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Photo © Angela Sterling

Make sure that you pack everything that you are going to need before you arrive. Remember to fill your suitcases with clothes that are appropriate for the location of your summer course. For example, summer courses in Seattle or San Francisco may require you to pack some sweat shirts and long pants even though it will be the middle of summer. Also, it would be a good exercise to visualize your typical daily routine, from the moment you wake up until the moment you go to bed, in order to get a good idea of the things you use on a daily basis and make a checklist of those items before you start packing. Obviously, dance clothes that conform to the school’s prescribed dress code should be a priority, as well as all the various shoes that you may need for stylistically diverse classes. Ladies also need to bring their sewing materials and foot care items for their pointe shoes. Things that I typically forget when packing are medication & vitamins and phone & computer chargers.


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Photo © Angela Sterling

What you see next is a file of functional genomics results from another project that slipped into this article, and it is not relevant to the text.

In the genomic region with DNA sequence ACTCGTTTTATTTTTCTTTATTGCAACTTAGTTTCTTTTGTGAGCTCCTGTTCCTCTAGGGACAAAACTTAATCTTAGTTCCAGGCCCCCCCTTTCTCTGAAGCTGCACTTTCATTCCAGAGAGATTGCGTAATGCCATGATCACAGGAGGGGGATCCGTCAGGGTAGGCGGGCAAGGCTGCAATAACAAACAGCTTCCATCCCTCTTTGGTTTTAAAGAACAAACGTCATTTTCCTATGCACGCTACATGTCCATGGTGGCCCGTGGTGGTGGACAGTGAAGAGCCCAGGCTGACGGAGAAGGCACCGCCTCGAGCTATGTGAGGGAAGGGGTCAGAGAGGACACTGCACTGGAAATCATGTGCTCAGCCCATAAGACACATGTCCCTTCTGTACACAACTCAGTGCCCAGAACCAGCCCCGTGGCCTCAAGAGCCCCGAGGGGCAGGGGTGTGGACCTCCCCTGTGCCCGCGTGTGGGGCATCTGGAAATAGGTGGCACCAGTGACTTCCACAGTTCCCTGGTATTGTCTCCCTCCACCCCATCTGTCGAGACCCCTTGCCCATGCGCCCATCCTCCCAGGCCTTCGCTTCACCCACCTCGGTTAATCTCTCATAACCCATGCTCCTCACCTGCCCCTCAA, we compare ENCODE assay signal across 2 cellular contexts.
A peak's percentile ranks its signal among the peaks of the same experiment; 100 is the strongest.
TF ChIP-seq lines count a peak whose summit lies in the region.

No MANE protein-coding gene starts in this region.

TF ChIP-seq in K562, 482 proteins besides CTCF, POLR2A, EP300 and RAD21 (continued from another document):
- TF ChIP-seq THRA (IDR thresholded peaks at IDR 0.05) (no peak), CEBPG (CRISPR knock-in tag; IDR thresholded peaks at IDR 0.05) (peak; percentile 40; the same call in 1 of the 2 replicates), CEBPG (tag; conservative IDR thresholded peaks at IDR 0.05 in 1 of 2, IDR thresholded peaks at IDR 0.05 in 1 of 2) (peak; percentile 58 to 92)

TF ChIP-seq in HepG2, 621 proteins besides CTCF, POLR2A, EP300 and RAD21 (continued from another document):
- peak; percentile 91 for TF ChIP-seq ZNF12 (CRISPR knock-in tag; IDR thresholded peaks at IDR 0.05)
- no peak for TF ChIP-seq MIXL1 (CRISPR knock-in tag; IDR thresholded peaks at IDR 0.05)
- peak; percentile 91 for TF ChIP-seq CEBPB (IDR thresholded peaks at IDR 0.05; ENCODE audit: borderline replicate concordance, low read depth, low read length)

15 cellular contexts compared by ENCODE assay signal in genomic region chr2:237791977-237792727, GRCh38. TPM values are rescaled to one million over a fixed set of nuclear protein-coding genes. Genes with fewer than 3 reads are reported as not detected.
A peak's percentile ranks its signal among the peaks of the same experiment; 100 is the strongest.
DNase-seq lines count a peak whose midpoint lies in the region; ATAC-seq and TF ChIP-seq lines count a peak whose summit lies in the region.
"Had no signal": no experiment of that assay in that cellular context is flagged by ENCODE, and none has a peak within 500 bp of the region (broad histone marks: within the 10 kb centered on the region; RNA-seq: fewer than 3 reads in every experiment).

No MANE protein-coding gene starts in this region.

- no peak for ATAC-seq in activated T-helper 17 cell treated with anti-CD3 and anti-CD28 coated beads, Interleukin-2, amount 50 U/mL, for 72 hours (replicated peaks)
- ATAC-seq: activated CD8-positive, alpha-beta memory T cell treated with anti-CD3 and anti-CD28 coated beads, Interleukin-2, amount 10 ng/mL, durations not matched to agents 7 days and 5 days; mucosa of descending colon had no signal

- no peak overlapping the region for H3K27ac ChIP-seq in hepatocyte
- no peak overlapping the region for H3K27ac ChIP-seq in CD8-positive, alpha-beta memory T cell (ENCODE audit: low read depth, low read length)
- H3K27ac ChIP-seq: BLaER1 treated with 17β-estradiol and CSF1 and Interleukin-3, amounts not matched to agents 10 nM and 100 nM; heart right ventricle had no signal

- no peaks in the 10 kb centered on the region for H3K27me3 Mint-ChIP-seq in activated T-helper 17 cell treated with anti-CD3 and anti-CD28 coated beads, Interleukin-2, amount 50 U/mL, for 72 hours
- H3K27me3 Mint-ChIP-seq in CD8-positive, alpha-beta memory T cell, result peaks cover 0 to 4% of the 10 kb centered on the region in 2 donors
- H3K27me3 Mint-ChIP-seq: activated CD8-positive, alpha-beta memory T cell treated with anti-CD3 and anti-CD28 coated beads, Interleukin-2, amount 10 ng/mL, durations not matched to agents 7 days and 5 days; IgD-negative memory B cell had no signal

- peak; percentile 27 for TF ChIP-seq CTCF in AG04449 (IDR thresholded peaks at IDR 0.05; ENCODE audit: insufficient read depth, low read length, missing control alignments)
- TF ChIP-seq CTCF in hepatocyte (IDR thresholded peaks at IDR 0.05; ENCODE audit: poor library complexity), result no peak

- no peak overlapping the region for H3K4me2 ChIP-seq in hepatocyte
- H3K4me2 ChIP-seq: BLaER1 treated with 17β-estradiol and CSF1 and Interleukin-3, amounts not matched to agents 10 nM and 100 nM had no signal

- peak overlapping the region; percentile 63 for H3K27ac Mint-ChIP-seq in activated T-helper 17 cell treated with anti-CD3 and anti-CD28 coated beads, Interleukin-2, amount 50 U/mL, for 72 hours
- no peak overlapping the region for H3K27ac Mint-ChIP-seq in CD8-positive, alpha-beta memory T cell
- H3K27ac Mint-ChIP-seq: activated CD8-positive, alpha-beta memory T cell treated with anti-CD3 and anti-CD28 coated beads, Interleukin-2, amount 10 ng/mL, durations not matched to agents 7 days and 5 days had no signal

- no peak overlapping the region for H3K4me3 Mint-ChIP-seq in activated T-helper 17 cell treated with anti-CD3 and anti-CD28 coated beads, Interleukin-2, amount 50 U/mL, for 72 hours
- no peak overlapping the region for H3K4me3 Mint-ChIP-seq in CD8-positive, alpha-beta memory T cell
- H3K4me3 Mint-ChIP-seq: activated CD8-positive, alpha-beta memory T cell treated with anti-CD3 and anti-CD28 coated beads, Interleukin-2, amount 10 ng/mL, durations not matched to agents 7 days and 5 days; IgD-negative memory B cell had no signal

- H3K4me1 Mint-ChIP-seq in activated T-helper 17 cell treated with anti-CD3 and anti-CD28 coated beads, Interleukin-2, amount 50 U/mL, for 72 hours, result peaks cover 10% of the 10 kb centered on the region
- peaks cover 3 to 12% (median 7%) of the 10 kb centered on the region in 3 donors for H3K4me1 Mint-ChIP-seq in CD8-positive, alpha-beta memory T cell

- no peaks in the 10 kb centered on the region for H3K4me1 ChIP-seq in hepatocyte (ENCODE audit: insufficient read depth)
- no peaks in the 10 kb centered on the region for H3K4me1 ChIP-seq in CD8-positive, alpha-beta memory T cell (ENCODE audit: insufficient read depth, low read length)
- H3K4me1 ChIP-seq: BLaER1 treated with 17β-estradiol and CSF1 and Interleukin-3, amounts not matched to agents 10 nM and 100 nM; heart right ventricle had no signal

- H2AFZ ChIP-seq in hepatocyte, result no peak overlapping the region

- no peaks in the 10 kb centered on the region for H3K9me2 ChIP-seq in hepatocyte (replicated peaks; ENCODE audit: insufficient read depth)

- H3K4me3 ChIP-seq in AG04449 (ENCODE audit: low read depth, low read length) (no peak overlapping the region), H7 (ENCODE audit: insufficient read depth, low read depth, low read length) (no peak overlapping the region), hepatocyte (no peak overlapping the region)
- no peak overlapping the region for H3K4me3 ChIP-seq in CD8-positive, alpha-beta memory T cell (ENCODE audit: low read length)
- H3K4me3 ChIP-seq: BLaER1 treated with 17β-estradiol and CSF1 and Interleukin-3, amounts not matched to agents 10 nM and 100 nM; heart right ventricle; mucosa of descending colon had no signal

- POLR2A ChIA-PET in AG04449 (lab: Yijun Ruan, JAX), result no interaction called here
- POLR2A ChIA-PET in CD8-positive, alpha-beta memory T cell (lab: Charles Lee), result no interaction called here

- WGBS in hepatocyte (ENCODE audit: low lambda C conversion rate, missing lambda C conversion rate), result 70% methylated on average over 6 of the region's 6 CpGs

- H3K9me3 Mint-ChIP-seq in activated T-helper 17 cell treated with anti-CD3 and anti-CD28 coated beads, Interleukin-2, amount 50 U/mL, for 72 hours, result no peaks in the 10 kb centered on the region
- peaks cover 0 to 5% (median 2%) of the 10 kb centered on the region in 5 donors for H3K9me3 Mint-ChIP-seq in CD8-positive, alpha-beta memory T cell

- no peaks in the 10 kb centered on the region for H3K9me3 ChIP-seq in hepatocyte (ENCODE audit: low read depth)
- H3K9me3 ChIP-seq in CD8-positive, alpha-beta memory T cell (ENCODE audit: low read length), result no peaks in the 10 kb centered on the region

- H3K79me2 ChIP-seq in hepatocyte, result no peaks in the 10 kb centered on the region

One tool that is really helpful for improving any aspect of your life, including your dancing, is goal-setting. The week before you arrive take some time to sit down and think about what you want to improve/change over the summer—and write it down! It may be helpful to do this with your teacher at your home studio. Remember, goals should always be S.M.A.R.T.—Specific, Measurable, Attainable, Realistic & Timely. Therefore, just saying that you want to “get better” is not going to be a helpful goal.

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Photo © Angela Sterling

Think about specific things that you would like to improve—extension, double tours, pirouettes, petite allegro, etc.

Think about how you will measure your progress – before and after pictures/videos are always good measurement tools for ballet goals, as improvement is often times about quality rather than quantity.

Make sure that the goals you are setting are not too far-fetched. Your goals should be realistic and attainable. There is nothing less motivating than setting a goal that you never achieve.

Set a time frame for when you want to achieve your goals. In this case, the end of summer course or the beginning of fall term would be good time constraints for accomplishing the goals you set.

Keep in mind that your goals may change once you begin to receive information and feedback from your new teachers at your summer course. That’s ok and is actually probably a good thing! In light of this, it’s a good idea to check in with the original goals that you wrote down after the first or second week of the program to reassess and make any changes that you think will be necessary in helping you to achieve the most from your summer experience.

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Photo © Angela Sterling

Keep reading Tips From a Professional Dancer for Thriving at Summer Course: Part II & Part III!